I used a notch for about 30-35 nights last summer. I'm 6'1" and 180 lbs. I found the floor space fine. I even had to keep my pack inside a few nights because ground squirrels woukd eat anything. It wasn't ideal but was ok. The only problem I had was set up. I could never get it up on the first try and found extra guy lines on the apex helped there. I also found that a groundsheet was really worth it in wet conditions, under the floor picked up all kinds of mud that was hard to clean up. Oh put a bunch of silicone on the floor my neo air slid around like crazy. Packing is esay, even if I couldn't get a tight roll I found that the extra material could be stuffed into the stuff sack.Mar 4, 2014 at 9:22 am #2079314
Sumi WadaBPL Member
@detroittigerfanLocale: Ann Arbor
I have a Contrail and a Squall and have borrowed a Rainbow in the past and getting them to fit into their respective stuffsacks was always a challenge, and impossible if still damp. Finally decided it's an annoyance I don't need to deal with every morning, so made replacement ones on my own; well worth the couple of extra grams.
I remember someone posting about this a while ago and Franco's response was that it was simply user error. Incompetent tent rolling. ;)Mar 4, 2014 at 10:08 am #2079335
Alex WallaceBPL Member
@feetfirstLocale: Sierra Nevada North
Mike W. said, "I also like to drop my shelter into the bottom of my pack without a stuff sack. I was concerned about the struts but have found it fairly simple to just hang onto the struts when I drop the shelter into the bottom of my pack and then I just point the struts up the side of the pack. The rest of my gear rests against them and keeps them in place."
Perfect! I've been using a Moment, and now a Moment DW, for a couple of years now and have just dealt with the longish pack size. Not a huge problem, but when carrying my bigger bear can (BV500) for a week in the Sierra last year, I did end up lashing the shelter on the outside due to space constraints. I just tried this method and it makes packing so much easier and way more efficient. Why didn't I think of it before?! Thanks.Mar 4, 2014 at 11:02 am #2079357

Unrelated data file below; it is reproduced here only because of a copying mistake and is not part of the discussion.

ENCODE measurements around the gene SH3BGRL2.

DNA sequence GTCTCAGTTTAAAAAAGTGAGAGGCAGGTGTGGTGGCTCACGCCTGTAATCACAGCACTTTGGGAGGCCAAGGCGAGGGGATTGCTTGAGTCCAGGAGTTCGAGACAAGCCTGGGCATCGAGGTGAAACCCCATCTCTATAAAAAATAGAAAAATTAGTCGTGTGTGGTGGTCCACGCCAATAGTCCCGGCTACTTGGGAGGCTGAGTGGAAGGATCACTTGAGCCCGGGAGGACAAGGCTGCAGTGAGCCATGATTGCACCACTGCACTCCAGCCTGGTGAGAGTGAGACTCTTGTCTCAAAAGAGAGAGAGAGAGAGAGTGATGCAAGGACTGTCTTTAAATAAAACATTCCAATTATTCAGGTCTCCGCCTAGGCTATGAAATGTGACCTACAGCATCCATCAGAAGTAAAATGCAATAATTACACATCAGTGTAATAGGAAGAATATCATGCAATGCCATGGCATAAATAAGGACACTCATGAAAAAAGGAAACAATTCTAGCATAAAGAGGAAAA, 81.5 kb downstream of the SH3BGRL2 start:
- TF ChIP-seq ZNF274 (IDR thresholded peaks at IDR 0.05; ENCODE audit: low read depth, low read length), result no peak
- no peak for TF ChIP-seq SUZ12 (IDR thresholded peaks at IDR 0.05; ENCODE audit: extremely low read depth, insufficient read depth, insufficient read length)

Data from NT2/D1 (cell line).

> The only problem I had was set up. I could never get it up on the first try and found extra guy lines on the apex helped there.
Sounds like a problem with pulling a strut-supported end out too far before inserting the trekking poles. When your first stake out the setup, you spread apart the struts and stake one end. Now pull the other end in the direction you want to sleep. The trick is to pull that second end out only to the point where you just start to feel a little underlying floor strap tension. And I do mean JUST. Resist the temptation to pull it out as hard as you can. Now proceed with the trekking poles and vestibules staking. The result is/should be a virtually flat ridge line and you will not need any extra guylines to achieve proper setup.
-HMar 4, 2014 at 11:54 am #2079372
Thanks henry! You make great tents! I was able to do just that the first time I set it up. Not sure why I'm so inept with it, still I can get it up in five miuntes, most people can probably get it up in less than three. I still like the extra guylines and they don't add much weight. The notch is a great tent it kept me nice and dry in a couple of downpours last summer.